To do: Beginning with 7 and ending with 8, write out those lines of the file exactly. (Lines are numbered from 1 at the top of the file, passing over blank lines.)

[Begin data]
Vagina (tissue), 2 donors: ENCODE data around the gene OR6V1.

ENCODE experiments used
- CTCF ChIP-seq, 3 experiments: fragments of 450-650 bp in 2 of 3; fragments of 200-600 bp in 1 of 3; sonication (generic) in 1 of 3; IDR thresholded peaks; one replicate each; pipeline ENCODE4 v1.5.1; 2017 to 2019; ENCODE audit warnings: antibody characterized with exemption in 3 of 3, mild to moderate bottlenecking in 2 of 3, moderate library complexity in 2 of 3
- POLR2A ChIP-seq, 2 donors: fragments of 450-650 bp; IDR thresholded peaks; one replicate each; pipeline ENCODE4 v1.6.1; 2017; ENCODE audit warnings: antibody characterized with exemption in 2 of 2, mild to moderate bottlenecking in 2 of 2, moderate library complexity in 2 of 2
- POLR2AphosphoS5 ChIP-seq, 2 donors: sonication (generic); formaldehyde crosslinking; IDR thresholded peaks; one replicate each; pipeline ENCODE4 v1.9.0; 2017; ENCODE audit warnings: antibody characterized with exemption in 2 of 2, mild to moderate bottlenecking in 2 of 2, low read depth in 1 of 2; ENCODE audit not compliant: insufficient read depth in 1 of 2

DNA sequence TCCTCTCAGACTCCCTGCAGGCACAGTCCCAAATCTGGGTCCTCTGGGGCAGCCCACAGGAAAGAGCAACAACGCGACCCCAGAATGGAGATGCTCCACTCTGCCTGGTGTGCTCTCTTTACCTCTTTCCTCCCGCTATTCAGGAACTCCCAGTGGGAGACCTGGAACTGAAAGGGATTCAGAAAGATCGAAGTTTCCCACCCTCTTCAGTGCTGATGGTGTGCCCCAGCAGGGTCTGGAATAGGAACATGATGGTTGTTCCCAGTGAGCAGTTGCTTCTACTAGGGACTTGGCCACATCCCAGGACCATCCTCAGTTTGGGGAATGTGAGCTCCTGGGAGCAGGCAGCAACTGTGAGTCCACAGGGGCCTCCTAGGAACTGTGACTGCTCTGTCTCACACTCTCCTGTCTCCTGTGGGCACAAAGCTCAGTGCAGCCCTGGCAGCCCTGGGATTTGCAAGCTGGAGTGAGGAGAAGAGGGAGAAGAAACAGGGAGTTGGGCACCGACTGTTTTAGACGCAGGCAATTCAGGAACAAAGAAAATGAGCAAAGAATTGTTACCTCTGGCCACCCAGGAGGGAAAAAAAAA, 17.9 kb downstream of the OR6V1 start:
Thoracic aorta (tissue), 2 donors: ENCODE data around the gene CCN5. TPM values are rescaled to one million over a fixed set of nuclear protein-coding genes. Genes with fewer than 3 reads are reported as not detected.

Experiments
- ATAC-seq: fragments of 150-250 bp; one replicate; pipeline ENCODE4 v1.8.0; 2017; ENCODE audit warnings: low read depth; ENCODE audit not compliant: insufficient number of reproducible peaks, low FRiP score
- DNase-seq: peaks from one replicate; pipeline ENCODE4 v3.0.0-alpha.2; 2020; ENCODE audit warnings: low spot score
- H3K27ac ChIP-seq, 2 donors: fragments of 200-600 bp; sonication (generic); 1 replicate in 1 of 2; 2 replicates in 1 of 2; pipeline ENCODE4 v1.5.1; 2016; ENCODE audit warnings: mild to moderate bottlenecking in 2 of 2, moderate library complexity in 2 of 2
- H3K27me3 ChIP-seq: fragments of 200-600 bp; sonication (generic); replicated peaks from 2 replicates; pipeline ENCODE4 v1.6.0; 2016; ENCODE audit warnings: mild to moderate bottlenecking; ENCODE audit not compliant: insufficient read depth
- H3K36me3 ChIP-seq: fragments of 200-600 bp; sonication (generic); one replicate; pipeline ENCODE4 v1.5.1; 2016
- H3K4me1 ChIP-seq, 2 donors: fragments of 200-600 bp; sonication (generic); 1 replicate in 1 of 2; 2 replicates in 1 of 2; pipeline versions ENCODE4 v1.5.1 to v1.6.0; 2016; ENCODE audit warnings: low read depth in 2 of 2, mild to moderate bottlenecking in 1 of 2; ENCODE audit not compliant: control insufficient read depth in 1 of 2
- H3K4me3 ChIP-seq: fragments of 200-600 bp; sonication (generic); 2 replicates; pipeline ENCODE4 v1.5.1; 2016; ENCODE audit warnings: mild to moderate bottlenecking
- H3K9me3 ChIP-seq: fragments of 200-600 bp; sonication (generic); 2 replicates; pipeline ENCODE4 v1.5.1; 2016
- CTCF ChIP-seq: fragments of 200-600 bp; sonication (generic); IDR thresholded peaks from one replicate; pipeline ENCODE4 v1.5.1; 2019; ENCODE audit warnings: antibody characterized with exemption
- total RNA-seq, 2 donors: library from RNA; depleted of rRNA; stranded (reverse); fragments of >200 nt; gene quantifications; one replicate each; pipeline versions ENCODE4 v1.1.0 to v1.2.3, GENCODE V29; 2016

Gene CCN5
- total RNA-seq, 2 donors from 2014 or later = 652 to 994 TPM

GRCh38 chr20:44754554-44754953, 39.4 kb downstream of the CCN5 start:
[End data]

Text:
Thoracic aorta (tissue), 2 donors: ENCODE data around the gene CCN5. TPM values are rescaled to one million over a fixed set of nuclear protein-coding genes. Genes with fewer than 3 reads are reported as not detected.

Experiments